EPA reached its conclusions concerning the
potential for ETS to act as a human
carcinogen based on an analysis of all of the
available data, including more than 30
epidemiologic (human)  studies looking
specifically at passive smoking as well as
information on active or direct smoking. In
addition, EPA considered animal data,
biological measurements of human uptake
of tobacco smoke components and other
available data. The conclusions were based
on what is commonly known as the total
"weight-of-evidence" rather than on any
one study or type of study.

The finding that ETS should be classified as
a Group A carcinogen is based on the
conclusive evidence of the dose-related
lung carcinogenicity of mainstream smoke
in active smokers and the similarities of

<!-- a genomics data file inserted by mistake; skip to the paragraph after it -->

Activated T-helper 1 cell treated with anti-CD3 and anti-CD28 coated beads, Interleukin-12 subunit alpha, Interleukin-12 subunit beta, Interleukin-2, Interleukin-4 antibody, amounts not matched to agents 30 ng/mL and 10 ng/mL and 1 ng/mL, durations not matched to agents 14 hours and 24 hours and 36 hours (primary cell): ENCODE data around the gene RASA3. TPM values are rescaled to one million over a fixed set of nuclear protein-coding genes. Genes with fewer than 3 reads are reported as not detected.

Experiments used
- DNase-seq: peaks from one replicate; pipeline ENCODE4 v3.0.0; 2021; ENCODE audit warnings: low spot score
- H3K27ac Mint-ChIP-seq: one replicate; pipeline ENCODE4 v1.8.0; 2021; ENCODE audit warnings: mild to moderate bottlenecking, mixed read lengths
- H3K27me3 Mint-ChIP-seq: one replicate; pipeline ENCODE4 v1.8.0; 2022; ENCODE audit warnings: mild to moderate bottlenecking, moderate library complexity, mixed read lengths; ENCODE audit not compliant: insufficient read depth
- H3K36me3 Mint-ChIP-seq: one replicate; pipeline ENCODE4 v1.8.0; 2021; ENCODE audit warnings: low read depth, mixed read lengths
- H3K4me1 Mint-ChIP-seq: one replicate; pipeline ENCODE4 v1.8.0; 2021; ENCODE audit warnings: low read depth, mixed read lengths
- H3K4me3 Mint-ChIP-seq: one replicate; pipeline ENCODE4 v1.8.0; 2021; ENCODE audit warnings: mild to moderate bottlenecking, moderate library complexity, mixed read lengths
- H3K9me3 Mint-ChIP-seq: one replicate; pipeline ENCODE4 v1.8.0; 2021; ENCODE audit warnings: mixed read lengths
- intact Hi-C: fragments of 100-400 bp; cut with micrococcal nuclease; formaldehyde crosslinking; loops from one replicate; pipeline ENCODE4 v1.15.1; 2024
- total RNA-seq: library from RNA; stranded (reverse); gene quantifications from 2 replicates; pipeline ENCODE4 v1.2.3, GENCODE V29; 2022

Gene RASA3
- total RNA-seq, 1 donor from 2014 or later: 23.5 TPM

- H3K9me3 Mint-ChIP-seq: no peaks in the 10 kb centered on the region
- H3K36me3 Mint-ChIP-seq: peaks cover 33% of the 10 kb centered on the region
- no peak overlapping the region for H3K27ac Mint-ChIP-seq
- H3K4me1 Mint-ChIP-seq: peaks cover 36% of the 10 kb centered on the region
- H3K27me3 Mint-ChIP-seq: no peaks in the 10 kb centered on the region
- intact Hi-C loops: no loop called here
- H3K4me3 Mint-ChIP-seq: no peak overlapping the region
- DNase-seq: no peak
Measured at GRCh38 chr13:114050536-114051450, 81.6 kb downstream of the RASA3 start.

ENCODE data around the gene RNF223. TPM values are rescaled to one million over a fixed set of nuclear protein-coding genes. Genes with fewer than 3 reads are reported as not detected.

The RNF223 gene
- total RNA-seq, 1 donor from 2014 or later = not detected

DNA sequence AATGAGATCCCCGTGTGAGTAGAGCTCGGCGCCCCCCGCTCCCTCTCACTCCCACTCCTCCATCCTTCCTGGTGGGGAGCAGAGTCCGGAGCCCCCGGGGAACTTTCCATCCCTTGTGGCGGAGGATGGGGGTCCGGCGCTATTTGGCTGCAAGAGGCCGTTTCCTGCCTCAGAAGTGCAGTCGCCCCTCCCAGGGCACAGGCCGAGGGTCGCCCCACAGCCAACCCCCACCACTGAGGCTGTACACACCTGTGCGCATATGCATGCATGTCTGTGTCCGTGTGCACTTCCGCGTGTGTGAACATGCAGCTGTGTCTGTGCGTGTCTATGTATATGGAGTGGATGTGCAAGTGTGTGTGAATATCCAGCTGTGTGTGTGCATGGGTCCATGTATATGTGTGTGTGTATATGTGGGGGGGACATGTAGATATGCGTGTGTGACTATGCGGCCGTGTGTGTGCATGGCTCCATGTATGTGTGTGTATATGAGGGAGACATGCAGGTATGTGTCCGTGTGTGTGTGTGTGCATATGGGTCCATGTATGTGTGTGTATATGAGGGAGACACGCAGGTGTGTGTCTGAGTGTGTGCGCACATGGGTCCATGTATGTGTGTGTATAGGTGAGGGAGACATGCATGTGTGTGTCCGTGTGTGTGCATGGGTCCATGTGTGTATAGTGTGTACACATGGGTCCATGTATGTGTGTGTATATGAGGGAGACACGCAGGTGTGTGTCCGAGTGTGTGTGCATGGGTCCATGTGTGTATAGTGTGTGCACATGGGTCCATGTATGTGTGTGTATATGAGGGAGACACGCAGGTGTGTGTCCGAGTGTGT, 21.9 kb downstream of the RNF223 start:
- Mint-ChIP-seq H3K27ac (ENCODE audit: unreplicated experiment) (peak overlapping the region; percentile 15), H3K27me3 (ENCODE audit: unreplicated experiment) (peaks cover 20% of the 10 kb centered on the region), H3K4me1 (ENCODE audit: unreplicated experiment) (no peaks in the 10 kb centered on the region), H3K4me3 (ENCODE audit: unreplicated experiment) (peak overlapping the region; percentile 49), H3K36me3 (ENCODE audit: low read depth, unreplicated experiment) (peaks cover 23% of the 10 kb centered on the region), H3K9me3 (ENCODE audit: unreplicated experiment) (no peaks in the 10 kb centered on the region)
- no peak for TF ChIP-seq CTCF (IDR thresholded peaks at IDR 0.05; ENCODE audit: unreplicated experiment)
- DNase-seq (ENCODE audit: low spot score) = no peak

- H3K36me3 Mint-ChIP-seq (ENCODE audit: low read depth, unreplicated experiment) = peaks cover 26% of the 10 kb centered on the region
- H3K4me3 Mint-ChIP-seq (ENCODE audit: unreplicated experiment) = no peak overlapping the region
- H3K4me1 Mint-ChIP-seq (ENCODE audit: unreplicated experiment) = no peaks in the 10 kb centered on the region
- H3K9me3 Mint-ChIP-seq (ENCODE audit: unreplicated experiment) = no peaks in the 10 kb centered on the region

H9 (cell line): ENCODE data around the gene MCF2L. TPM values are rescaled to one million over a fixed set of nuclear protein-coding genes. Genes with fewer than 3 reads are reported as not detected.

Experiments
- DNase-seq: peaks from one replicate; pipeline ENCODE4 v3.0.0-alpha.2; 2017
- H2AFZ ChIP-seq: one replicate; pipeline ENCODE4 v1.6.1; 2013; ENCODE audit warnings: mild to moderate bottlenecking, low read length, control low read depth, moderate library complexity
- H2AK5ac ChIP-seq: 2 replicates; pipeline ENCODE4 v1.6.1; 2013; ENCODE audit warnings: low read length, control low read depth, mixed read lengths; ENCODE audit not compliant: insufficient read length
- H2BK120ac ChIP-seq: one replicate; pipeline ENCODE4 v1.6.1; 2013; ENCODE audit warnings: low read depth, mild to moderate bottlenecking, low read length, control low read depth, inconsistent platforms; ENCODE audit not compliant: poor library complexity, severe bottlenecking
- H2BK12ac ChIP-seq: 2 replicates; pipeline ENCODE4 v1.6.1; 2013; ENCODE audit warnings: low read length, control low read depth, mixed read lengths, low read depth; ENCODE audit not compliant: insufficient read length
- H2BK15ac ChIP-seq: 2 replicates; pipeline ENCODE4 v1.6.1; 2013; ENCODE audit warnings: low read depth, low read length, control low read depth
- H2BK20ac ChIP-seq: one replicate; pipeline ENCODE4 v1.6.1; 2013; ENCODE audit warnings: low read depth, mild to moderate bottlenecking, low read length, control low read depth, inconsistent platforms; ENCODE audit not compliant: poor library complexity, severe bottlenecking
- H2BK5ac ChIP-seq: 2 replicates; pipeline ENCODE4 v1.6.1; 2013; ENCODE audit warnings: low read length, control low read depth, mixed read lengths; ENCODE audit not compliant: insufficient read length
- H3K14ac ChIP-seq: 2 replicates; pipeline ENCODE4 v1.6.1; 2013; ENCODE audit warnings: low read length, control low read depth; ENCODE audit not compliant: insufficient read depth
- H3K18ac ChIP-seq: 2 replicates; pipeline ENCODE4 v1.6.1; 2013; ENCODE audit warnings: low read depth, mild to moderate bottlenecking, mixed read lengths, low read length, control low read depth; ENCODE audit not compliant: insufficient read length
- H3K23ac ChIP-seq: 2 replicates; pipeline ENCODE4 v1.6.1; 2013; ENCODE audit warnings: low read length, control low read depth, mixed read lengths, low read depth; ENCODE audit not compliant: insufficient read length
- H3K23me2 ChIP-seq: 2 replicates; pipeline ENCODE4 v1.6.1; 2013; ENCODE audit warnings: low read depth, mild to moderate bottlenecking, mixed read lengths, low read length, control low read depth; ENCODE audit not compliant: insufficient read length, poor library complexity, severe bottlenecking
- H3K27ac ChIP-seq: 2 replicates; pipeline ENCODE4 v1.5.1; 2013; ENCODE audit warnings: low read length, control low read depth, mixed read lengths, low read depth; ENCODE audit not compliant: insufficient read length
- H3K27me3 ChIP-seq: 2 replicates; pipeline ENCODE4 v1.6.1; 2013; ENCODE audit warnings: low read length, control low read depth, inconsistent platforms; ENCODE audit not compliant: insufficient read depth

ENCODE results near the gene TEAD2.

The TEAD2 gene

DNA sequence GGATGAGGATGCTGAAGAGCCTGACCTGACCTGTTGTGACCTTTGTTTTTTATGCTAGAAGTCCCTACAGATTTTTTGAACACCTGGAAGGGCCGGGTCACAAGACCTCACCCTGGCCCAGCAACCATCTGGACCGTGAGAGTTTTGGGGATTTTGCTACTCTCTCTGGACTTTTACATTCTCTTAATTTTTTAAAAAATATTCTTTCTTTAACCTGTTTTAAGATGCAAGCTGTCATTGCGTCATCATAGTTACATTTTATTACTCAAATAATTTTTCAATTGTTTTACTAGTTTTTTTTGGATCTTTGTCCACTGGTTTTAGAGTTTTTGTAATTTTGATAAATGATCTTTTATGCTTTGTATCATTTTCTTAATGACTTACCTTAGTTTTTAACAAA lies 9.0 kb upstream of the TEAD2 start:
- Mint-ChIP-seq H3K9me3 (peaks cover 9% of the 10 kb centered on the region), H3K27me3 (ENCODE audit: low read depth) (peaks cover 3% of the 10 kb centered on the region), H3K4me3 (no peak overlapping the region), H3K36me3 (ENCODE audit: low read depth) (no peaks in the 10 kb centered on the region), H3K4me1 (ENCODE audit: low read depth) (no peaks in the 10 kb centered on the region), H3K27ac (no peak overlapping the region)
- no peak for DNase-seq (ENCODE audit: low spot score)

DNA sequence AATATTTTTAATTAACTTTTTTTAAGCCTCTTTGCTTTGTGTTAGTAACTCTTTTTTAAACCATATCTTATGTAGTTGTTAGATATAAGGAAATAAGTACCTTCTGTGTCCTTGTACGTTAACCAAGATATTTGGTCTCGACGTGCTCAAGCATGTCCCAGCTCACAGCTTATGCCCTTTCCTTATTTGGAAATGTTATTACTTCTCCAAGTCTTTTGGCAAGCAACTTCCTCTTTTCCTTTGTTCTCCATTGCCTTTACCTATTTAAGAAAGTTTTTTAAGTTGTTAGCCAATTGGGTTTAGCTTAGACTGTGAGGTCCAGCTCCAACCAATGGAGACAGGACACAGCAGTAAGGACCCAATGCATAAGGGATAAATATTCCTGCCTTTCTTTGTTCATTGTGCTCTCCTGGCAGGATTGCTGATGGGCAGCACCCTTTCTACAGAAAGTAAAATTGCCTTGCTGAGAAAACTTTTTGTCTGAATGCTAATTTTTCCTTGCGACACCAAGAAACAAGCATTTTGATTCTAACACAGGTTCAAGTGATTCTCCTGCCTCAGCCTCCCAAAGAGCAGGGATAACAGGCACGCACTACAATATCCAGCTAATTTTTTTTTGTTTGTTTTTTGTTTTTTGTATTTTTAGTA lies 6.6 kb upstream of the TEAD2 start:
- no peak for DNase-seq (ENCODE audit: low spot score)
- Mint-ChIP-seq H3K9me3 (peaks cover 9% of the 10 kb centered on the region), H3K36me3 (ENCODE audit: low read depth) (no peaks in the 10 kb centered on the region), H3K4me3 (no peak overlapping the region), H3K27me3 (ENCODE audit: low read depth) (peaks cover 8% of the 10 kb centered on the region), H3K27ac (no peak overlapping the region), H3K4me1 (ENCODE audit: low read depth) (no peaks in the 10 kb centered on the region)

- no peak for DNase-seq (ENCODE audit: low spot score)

mainstream and sidestream smoke given
off by the burning end of the cigarette.  The
finding is bolstered by the statistically
significant exposure-related increase in lung
cancer in nonsmoking spouses of smokers
which is found in an analysis of more than
30 epidemiology studies that examined the
association between secondhand smoke and
lung cancer.

The weight-of-evidence analysis for the
noncancer respiratory effects in children is
based primarily on a review of more than
100 studies, including 50 recent
epidemiology studies of children whose
parents smoke.

Beyond the Risk Assessment

Although EPA does not have any
regulatory authority for controlling ETS, the